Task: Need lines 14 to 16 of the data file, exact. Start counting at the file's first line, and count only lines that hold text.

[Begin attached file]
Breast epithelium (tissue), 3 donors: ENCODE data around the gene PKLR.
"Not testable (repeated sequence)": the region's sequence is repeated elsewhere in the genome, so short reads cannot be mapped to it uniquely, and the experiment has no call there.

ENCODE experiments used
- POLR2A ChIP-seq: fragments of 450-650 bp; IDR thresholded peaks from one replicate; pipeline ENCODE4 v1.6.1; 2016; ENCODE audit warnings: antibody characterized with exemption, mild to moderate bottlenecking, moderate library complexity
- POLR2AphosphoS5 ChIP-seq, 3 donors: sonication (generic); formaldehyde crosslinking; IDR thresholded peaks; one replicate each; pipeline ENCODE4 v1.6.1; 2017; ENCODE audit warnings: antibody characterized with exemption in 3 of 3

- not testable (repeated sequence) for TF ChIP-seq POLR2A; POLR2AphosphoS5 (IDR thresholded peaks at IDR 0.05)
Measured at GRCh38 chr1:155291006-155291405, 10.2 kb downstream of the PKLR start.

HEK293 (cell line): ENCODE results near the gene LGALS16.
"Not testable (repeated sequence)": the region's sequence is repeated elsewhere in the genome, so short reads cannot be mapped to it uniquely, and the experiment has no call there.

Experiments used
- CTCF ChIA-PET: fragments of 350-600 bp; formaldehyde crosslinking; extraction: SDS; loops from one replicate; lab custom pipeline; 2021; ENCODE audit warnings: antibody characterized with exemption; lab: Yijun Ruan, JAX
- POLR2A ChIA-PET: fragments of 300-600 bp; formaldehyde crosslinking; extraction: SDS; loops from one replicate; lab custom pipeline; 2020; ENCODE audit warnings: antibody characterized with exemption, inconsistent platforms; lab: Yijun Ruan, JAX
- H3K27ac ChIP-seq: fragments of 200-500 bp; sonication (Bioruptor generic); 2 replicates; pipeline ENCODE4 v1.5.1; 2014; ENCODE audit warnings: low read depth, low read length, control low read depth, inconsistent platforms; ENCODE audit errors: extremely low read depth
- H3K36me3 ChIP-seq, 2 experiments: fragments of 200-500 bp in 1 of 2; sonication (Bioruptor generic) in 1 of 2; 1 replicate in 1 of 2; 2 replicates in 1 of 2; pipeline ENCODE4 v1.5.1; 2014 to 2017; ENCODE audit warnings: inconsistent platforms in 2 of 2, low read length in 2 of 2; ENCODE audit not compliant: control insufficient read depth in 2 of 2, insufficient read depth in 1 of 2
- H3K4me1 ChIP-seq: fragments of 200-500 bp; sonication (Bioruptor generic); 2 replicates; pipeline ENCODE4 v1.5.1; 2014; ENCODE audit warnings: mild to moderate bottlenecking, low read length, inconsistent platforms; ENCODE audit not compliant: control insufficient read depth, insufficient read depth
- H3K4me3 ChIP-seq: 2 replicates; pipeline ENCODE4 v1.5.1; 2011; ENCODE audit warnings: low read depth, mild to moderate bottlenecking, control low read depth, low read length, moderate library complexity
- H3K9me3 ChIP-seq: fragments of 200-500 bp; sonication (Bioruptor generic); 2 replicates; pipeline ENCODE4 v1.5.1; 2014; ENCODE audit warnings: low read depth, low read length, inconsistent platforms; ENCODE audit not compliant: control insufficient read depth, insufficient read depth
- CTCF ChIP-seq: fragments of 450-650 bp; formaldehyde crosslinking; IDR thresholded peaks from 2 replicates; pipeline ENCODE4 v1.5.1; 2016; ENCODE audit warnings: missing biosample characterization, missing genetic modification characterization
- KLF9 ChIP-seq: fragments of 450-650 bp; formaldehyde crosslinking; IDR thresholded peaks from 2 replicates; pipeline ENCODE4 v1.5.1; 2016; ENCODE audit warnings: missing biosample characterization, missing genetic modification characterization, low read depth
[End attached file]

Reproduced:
- H3K36me3 ChIP-seq, 2 experiments: fragments of 200-500 bp in 1 of 2; sonication (Bioruptor generic) in 1 of 2; 1 replicate in 1 of 2; 2 replicates in 1 of 2; pipeline ENCODE4 v1.5.1; 2014 to 2017; ENCODE audit warnings: inconsistent platforms in 2 of 2, low read length in 2 of 2; ENCODE audit not compliant: control insufficient read depth in 2 of 2, insufficient read depth in 1 of 2
- H3K4me1 ChIP-seq: fragments of 200-500 bp; sonication (Bioruptor generic); 2 replicates; pipeline ENCODE4 v1.5.1; 2014; ENCODE audit warnings: mild to moderate bottlenecking, low read length, inconsistent platforms; ENCODE audit not compliant: control insufficient read depth, insufficient read depth
- H3K4me3 ChIP-seq: 2 replicates; pipeline ENCODE4 v1.5.1; 2011; ENCODE audit warnings: low read depth, mild to moderate bottlenecking, control low read depth, low read length, moderate library complexity